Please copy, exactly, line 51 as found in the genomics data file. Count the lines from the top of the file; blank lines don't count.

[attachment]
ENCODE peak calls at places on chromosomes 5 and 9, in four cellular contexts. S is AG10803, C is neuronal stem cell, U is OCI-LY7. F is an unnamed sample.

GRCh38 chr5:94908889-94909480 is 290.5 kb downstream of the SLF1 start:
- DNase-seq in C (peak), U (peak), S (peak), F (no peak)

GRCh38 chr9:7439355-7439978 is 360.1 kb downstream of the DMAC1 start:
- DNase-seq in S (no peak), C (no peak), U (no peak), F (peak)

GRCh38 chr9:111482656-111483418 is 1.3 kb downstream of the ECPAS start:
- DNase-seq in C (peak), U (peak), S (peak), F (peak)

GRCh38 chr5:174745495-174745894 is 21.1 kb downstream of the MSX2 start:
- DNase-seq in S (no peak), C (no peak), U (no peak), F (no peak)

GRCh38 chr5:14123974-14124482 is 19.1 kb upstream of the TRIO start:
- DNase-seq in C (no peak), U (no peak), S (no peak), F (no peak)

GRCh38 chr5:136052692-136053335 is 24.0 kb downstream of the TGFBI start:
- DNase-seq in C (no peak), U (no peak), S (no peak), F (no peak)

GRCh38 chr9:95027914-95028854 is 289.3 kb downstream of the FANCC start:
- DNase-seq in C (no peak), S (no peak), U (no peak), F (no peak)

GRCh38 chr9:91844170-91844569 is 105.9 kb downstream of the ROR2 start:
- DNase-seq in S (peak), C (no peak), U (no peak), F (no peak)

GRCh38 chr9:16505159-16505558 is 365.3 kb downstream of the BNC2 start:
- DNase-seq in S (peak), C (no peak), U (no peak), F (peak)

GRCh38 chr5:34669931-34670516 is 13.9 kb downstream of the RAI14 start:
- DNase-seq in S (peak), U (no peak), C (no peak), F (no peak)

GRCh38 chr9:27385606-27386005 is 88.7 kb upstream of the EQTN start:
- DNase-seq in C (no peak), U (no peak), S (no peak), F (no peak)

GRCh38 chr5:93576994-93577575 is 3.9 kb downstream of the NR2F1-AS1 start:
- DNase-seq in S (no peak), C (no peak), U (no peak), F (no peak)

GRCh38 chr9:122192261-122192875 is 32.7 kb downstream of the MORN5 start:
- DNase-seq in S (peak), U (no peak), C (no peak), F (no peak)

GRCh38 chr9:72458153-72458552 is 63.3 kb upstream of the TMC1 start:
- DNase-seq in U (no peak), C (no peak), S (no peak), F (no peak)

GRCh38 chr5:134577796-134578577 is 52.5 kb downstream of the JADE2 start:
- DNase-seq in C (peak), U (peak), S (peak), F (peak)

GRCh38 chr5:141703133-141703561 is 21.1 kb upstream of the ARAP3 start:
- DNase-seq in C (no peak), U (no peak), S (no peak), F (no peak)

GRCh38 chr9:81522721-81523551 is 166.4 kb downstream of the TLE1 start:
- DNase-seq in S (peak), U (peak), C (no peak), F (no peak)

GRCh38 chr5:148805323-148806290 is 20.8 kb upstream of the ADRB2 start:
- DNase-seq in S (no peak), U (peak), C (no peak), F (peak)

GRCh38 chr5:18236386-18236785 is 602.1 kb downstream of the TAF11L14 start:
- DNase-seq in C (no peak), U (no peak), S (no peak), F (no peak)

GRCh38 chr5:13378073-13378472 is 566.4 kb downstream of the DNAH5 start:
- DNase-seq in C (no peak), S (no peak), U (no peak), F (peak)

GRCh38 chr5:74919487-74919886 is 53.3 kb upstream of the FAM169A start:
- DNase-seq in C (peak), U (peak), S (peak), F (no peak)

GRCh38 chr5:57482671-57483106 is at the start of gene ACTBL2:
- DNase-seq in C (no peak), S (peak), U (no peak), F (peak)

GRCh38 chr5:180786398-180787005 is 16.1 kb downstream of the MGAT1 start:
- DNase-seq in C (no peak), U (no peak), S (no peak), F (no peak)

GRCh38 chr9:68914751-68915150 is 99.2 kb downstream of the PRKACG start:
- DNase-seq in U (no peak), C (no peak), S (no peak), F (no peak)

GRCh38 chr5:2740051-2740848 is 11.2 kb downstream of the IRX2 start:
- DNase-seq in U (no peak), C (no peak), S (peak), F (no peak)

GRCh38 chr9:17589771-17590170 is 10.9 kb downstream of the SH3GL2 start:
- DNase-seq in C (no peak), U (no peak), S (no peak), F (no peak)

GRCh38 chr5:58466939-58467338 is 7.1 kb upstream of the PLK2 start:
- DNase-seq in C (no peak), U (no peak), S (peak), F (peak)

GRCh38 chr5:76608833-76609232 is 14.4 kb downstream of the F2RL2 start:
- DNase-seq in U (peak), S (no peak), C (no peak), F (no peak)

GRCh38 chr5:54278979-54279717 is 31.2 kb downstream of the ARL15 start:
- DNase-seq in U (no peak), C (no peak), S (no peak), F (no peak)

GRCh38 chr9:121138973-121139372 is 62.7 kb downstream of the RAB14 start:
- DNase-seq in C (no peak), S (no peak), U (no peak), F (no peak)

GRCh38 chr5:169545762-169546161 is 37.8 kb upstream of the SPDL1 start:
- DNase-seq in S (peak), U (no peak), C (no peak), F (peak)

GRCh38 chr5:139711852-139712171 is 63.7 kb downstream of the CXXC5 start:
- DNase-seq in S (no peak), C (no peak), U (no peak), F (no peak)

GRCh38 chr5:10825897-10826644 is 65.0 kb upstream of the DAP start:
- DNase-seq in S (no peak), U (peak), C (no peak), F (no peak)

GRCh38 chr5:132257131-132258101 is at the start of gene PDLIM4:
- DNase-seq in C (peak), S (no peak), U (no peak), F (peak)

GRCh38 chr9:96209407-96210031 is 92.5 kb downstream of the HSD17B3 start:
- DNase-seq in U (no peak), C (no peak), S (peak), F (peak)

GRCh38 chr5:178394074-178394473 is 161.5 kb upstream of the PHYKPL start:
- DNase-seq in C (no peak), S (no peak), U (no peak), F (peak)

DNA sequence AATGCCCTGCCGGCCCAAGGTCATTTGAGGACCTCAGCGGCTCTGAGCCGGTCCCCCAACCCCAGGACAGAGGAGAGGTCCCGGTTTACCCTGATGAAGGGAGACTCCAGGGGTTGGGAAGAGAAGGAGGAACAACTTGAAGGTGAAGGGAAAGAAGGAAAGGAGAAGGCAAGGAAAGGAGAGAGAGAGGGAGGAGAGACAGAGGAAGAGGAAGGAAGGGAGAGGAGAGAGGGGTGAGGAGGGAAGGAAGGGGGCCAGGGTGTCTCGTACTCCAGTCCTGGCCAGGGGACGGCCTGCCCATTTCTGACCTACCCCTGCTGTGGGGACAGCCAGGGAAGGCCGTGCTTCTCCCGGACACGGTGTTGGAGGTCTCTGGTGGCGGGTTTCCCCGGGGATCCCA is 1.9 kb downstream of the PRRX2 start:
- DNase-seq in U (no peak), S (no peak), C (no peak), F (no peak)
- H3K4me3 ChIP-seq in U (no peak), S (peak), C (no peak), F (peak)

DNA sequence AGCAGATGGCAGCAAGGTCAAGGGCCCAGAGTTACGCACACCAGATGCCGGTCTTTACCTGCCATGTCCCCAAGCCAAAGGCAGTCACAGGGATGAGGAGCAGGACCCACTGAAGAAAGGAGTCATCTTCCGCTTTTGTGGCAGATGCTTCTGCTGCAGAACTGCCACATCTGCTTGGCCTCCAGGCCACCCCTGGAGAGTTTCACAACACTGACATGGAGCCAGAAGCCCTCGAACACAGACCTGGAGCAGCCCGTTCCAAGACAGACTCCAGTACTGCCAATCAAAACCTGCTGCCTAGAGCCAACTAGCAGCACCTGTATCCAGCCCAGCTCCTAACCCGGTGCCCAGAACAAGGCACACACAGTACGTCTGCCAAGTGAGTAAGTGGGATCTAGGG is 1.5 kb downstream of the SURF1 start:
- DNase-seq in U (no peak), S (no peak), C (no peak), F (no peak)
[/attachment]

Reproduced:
- DNase-seq in U (no peak), C (no peak), S (peak), F (no peak)